New York News

Movie Recalls Heroic Chaplaincy Of New York’s Father Capodanno

By Beth Griffin

MARYKNOLL, N.Y. (CNS) – Fifty years after he put himself between a wounded Marine and fatal enemy gunfire, the story of Maryknoll Father Vincent R. Capodanno’s faith and sacrifice is being retold in a new movie.

His memory is cherished by those who knew him, his cause for canonization is promoted by those with whom he served and a new generation of young Catholics in his old neighborhood has come to know the Staten Island native.

Father Capodanno’s story may reach its largest audience yet when “Called and Chosen,” a 90-minute movie of his life, premiered earlier this year on EWTN.

The priest was serving a second tour of duty in Vietnam as a Navy chaplain ministering to Marines when he was wounded during a North Vietnamese ambush in the Que Son Valley Sept. 4, 1967.

Despite his injuries, he went to the aid of a fellow corpsman who was pinned down by an enemy machine gunner. While he administered medical and spiritual attention, the unarmed chaplain was struck by 27 bullets and died at age 38.

He was posthumously awarded the Medal of Honor in 1969, in addition to the Purple Heart, Navy Bronze Star and the Vietnamese Cross of Gallantry with Silver Star.

“He was an amazing man. You couldn’t talk to him and ever forget it,” George J. Phillips told Catholic News Service. Phillips, a retired Marine Corps captain, was with the chaplain’s Marines unit and “on the knoll when Father Capodanno was killed.”

He is chairman of the Father Vincent Capodanno Guild, an association established in 2013 to promote the chaplain’s cause for canonization.

Father Capodanno was born in New York in 1929, the 10th child of Italian immigrants. He was ordained a Maryknoll missioner in 1958 and served in Taiwan and Hong Kong before asking permission from his religious superiors to join the Navy Chaplain Corps. He was commissioned as a lieutenant in the spring of 1966 and went to Vietnam.

“He always referred to us as ‘my Marines,’” and he lived, ate and slept in the same conditions as the men, Phillips said.

“At the end of his first tour, Father Capodanno still saw the need for his work with ‘his Marines’ and asked for an extension through the Christmas holidays,” Phillips said.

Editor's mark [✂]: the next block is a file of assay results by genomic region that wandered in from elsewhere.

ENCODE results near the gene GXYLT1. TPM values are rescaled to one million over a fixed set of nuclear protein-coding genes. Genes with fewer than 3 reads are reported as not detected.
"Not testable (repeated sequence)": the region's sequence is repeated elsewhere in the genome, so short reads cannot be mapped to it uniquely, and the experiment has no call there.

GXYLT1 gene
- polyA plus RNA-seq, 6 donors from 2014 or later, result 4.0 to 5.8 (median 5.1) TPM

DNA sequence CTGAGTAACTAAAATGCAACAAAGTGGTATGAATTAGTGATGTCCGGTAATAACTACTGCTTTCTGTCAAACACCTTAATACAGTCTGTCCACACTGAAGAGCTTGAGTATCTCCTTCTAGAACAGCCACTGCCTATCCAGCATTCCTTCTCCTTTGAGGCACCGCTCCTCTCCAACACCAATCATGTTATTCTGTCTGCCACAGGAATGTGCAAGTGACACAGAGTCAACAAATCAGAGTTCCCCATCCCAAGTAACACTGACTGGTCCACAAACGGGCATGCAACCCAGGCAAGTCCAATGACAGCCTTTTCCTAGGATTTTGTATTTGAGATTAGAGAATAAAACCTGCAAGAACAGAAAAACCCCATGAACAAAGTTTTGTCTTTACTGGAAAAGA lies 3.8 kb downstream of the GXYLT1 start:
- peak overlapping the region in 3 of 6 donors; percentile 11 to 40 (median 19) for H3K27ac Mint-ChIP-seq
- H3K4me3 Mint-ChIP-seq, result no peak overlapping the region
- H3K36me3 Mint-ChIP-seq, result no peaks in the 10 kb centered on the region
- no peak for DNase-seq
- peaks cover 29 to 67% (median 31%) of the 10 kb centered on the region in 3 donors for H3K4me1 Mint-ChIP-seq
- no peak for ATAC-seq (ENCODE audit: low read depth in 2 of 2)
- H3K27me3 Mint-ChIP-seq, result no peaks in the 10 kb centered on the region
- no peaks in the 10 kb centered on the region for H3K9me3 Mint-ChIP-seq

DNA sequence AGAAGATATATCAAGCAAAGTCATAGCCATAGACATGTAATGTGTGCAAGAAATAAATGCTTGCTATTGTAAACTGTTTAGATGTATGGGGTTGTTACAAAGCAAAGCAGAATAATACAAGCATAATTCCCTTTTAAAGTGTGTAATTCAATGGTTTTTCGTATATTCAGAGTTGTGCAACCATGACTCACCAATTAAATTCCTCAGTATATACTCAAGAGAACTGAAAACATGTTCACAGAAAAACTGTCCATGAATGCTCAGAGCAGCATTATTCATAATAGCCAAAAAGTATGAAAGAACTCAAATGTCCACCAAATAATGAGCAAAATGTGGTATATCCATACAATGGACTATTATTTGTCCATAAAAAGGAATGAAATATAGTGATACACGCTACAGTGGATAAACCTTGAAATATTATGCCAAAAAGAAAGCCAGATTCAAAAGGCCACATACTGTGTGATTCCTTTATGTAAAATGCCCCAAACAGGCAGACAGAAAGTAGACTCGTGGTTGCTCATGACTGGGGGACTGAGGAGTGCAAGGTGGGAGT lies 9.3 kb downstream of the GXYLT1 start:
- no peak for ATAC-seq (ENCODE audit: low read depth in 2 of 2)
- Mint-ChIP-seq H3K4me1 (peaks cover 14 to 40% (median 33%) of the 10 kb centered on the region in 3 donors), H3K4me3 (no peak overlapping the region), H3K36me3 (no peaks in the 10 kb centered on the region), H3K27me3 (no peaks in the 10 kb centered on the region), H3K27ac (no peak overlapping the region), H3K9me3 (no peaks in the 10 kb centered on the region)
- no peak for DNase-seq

In 2002, Father Capodanno’s sainthood cause was officially opened, giving him the title of “servant of God.” In 2004, initial documentation was submitted to Vatican Congregation for Saints’ Causes.

In 2013, Archbishop Timothy P. Broglio of the U.S. Archdiocese for the Military Services presided over the formal renewal of the opening of the cause and announced at that time that the newly established Father Vincent Capodanno Guild would serve as the petitioner.

The archdiocesan phase of the cause was closed this past May at an annual memorial Mass at the Basilica of the National Shrine of the Immaculate Conception in Washington. The findings of the local tribunal were sent to the Congregation for Saints’ Causes for review.

The idea for a movie about Father Capodanno’s life came from the guild, according to Phillips. “We wanted to tell his whole story, from growing up as a child of dedicated, practicing Catholics, through his high school and college years, to his priesthood and Vietnam experience,” Phillips said. The guild partnered with EWTN to produce and distribute the film, which Phillips said cost approximately $750,000.

James Kelty was chosen to produce, write, direct and edit the movie. Since 2010, Kelty has produced docudramas for EWTN about Sts. Isaac Jogues, Junipero Serra and Kateri Tekakwitha, among others.

Kelty said he started with a lot of archival photos and a few minutes of Marines video and determined the most compelling way to tell the story was to intersperse interviews with family members and former Marines with dramatizations of key events in Father Capodanno’s life.

This included re-enacting battle scenes from Vietnam at the Sanna Ranch in Santa Clarita, California, and filming parishioners at St. Bridget Chinese Catholic Church in Los Angeles.

Actor James Hutson portrays Father Capodanno as an adult. Kelty identified him through a traditional audition process. Damien Ferreira plays the priest as a young boy; Kelty discovered him while leading a pilgrimage tour along the Father Junipero Serra Trail.